Bandidos bikies descend on Ballarat, Victoria for club’s annual national motorcycle run
The Bandidos Outlaw Motorcycle Gang have shown up in force for their annual national run in a quiet rural town.
Hundreds of riders descended on Ballarat in noth-west Victoria on Friday and will travel to Buninyong, 11km north before returning to Ballarat.
The Bandidos gang are considered one of the state’s ‘big-six’ motorcycle gangs.
Victorian Police have vowed to keep a strict eye on their activities during the three-day run.
The Bandidos Outlaw Motorcycle Gang have shown up in force for their annual national run over the long weekend in Victoria
Motorcycle club members rode their bikes into Ballarat and will soon travel to Buninyong, 11km north, before returning to Ballarat
Victorian Echo and VIPER taskforces will monitor the gang’s movement to ensure everyone’s safety
Local police will assist their taskforce colleagues keep a close eye on the gathering of Bandidos affiliates
Echo and VIPER taskforces will be assisted by local police to monitor the gang’s movement to ensure that members of the public remain safe.
Police have issed a stern warning that they will ‘not be intimidated’ by any OMCG members who commit criminal, road safety or public order offences.
‘Members of the Echo and VIPER taskforces, alongside local police, will have a vehicle checkpoint set up on the route to ensure the riders are complying with the road rules and conducting themselves appropriately,’ Western Region superintendent Frank Sells said.
‘We will be monitoring all activity and will be ready to take swift action to prevent, detect and disrupt any potential unlawful activity. It will not be tolerated.
‘The local community can be assured that Victoria Police has made wide scale preparations and is ready to appropriately monitor and respond to OMCG activities for this national run.’
Hundreds of Bandidos bikies driving down a main road into Ballarat, Victoria, causing traffic delays for locals on Friday
Ballarat is the state’s second largest city and has hosted the event several times previously previously.
The OMCG held its annual general in Ballarat in 2022, meeting at Lazy Moe’s restaurant in November, just days before the state’s election.
Leaders of the outlaw gang took out an advertisement in Ballarat’s The Courier newspaper days after leaving their last meeting, thanking the the town for its ‘warm hospitality’.
Victoria is one of the few states in the country where bikies can openly show their colours and associate in public without risking jail time.
Western Australia has some of the toughest laws where it is illegal for a member to even show tattoos of their motorcycle club when they’re out in public.
Queensland will send a bikie to jail for wearing gang colours, with the same prison sentence given to third time offenders.
Victoria is one of the few states in the country where bikies can openly show their colours and associate in public without risking jail time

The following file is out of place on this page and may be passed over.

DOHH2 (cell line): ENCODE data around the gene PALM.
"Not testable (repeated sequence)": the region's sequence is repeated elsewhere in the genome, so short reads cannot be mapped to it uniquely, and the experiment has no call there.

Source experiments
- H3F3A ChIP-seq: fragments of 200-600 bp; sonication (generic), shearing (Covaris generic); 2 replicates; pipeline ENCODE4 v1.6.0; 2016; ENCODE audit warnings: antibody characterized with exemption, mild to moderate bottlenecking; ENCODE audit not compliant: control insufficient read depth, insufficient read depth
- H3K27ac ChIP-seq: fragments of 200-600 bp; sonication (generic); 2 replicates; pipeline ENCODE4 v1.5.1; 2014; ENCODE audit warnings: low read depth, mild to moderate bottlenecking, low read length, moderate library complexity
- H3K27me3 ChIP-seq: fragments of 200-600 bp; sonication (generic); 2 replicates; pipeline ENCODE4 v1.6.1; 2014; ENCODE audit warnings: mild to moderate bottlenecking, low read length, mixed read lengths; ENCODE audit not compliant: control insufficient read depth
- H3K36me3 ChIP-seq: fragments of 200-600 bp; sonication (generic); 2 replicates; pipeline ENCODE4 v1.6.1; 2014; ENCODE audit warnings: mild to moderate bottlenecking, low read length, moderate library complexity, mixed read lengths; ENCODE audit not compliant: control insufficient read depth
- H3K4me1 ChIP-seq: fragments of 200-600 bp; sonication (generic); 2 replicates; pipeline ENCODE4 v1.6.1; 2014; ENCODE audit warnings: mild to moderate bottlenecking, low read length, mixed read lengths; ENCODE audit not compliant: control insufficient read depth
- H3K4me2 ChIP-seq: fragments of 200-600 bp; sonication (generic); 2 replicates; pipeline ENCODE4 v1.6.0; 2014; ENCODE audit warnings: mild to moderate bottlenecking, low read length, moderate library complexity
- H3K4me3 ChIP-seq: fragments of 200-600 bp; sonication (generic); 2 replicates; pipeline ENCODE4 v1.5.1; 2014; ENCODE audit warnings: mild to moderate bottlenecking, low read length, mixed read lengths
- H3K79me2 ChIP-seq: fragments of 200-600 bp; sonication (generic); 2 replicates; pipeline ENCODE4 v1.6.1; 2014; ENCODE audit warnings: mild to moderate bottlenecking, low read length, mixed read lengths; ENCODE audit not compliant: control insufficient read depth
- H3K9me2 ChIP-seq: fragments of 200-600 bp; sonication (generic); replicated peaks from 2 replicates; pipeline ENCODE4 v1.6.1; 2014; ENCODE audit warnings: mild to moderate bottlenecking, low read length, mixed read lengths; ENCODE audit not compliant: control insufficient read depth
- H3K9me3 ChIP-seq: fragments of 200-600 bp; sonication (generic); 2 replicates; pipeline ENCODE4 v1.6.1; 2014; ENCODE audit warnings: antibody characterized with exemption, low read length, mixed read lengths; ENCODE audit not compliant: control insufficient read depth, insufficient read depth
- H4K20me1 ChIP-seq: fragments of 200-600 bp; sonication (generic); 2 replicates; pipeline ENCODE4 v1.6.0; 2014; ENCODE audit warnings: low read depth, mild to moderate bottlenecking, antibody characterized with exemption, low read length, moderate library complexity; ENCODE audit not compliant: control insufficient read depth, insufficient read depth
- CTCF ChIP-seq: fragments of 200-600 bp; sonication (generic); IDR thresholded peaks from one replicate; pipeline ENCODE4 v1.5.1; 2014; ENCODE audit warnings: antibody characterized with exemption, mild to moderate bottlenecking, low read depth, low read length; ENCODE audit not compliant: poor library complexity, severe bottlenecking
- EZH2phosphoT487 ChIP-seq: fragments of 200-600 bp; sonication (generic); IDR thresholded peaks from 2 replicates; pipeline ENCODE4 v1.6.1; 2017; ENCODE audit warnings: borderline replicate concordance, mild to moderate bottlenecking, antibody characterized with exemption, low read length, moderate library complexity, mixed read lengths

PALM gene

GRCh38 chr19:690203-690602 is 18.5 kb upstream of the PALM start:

Leaders of the outlaw gang took out an advertisement in Ballarat’s The Courier newspaper last year days after leaving their AGM, thanking the the town for its ‘warm hospitality’
Victorian Police have been working to limit the powers of bikies by issuing a firearm prohibition order (FPO) to almost every member.
An FPO restricts a person from possessing or using a firearm or ammunition and give police the power to conduct searches without a warrant.
A member who breaches the order risks five years imprisonment.
Bandidos MC Australia, a motorcycle gang that splintered from the Comancheros in 1983, has more than 50 chapters across Australia.
The extra police presence will continue until the run’s conclusion on Sunday.
How each state deals with bikies
New South Wales
– Residents risk three years in jail if they are caught ‘habitually consorting’ with convicted offenders.
– Police can issue crime prevention orders that restrict the day-to-day movements of bikies. Members risk five years in jail for breaching the order.
– Bikies can be jailed for 12 months for wearing club colours.
– Members can be jailed for three years for ‘habitually consorting’.
– Bikies can be jailed for five years if they are caught trying to recruit new members.
– Venue owners and managers can be jailed for two years for hosting bikie gatherings.
– Residents risk five years in jail if they associate with a bikie who has been hit with a control order.
Australian Capital Territory
One of the few states in the country that does not have anti-bikie legislation.
– Bikies risk a $6,980 fine if they are caught wearing the colours of their club.
– Members can be hit with an anti-consorting notice and risk three years in jail for breaking the order.
– Bikies risk 12 months in jail for displaying in public tattoos of their motorcycle club.
– Members can be given a consorting notice and could go to jail for five years for breaking the order.